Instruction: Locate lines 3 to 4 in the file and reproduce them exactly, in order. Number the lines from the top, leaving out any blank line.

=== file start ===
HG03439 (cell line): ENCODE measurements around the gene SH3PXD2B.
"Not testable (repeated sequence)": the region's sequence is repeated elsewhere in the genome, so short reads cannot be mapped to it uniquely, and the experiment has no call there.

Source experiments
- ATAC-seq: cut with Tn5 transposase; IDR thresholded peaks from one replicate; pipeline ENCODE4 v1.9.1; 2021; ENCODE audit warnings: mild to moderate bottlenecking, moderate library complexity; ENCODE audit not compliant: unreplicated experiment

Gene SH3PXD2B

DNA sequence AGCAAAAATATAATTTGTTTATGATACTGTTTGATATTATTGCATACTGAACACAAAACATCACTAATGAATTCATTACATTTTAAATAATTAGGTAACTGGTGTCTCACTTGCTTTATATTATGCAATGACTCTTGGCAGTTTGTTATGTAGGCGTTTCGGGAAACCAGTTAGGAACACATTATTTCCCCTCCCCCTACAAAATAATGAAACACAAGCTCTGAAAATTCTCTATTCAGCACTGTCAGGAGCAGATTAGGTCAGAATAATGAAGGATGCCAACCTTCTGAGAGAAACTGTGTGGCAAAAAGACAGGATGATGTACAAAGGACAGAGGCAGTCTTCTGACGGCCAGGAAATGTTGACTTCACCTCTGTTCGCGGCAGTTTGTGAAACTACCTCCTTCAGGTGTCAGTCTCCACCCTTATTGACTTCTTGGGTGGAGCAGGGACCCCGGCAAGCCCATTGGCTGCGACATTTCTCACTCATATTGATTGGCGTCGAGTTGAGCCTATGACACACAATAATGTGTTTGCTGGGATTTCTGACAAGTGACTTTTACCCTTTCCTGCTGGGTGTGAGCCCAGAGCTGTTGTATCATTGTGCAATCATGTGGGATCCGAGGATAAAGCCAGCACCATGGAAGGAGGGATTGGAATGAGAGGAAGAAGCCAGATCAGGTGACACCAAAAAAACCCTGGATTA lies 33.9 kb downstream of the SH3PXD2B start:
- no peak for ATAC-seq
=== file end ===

Source experiments
- ATAC-seq: cut with Tn5 transposase; IDR thresholded peaks from one replicate; pipeline ENCODE4 v1.9.1; 2021; ENCODE audit warnings: mild to moderate bottlenecking, moderate library complexity; ENCODE audit not compliant: unreplicated experiment